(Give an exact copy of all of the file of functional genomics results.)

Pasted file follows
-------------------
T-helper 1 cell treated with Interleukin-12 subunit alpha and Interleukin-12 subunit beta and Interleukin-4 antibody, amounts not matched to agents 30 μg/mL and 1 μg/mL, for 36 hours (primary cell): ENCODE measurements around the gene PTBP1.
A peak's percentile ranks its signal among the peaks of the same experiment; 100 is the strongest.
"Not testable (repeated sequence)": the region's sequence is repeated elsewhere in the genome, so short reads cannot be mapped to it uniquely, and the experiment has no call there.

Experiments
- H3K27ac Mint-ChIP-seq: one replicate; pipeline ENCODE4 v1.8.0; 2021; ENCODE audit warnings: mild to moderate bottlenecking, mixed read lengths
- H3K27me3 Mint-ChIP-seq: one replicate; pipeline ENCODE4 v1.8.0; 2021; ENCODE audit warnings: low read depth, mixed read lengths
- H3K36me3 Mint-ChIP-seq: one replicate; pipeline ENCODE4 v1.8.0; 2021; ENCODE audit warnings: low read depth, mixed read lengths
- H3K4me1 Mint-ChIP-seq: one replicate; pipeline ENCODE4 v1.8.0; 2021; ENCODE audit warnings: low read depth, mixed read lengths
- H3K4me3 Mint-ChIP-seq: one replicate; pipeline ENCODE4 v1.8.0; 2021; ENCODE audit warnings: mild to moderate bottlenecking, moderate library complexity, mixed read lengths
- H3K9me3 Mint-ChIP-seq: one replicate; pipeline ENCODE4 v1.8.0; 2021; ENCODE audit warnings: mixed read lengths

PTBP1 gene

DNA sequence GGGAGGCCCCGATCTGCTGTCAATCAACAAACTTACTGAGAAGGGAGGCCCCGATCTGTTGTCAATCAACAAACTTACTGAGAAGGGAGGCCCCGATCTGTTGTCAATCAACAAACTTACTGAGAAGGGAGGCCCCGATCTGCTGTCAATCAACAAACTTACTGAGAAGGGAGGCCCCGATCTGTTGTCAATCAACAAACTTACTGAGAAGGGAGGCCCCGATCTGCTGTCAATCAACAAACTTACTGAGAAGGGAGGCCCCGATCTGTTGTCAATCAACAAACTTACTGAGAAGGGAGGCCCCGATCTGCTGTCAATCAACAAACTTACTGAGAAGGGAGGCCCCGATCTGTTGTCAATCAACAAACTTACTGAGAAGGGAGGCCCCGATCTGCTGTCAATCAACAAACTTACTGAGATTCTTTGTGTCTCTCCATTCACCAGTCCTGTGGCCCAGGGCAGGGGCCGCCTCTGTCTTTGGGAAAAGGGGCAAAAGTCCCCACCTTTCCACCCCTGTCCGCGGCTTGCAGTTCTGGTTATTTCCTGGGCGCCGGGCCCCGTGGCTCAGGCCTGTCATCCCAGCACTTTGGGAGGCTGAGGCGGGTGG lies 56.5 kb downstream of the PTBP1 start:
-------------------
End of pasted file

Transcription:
T-helper 1 cell treated with Interleukin-12 subunit alpha and Interleukin-12 subunit beta and Interleukin-4 antibody, amounts not matched to agents 30 μg/mL and 1 μg/mL, for 36 hours (primary cell): ENCODE measurements around the gene PTBP1.
A peak's percentile ranks its signal among the peaks of the same experiment; 100 is the strongest.
"Not testable (repeated sequence)": the region's sequence is repeated elsewhere in the genome, so short reads cannot be mapped to it uniquely, and the experiment has no call there.

Experiments
- H3K27ac Mint-ChIP-seq: one replicate; pipeline ENCODE4 v1.8.0; 2021; ENCODE audit warnings: mild to moderate bottlenecking, mixed read lengths
- H3K27me3 Mint-ChIP-seq: one replicate; pipeline ENCODE4 v1.8.0; 2021; ENCODE audit warnings: low read depth, mixed read lengths
- H3K36me3 Mint-ChIP-seq: one replicate; pipeline ENCODE4 v1.8.0; 2021; ENCODE audit warnings: low read depth, mixed read lengths
- H3K4me1 Mint-ChIP-seq: one replicate; pipeline ENCODE4 v1.8.0; 2021; ENCODE audit warnings: low read depth, mixed read lengths
- H3K4me3 Mint-ChIP-seq: one replicate; pipeline ENCODE4 v1.8.0; 2021; ENCODE audit warnings: mild to moderate bottlenecking, moderate library complexity, mixed read lengths
- H3K9me3 Mint-ChIP-seq: one replicate; pipeline ENCODE4 v1.8.0; 2021; ENCODE audit warnings: mixed read lengths

PTBP1 gene

DNA sequence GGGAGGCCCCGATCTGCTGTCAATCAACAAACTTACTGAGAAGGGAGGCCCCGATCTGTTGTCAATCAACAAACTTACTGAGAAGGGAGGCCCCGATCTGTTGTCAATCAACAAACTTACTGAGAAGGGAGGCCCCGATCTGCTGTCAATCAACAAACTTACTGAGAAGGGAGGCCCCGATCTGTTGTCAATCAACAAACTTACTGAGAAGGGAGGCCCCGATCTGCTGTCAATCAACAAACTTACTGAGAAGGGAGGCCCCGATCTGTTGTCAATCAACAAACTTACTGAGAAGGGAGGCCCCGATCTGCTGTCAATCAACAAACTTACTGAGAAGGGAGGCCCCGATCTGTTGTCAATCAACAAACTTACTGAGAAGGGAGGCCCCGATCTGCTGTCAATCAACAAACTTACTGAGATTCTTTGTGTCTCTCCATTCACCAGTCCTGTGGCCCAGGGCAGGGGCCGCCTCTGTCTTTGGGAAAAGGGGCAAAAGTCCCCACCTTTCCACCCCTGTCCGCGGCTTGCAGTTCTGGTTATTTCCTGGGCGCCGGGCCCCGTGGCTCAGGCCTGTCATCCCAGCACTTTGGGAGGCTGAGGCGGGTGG lies 56.5 kb downstream of the PTBP1 start: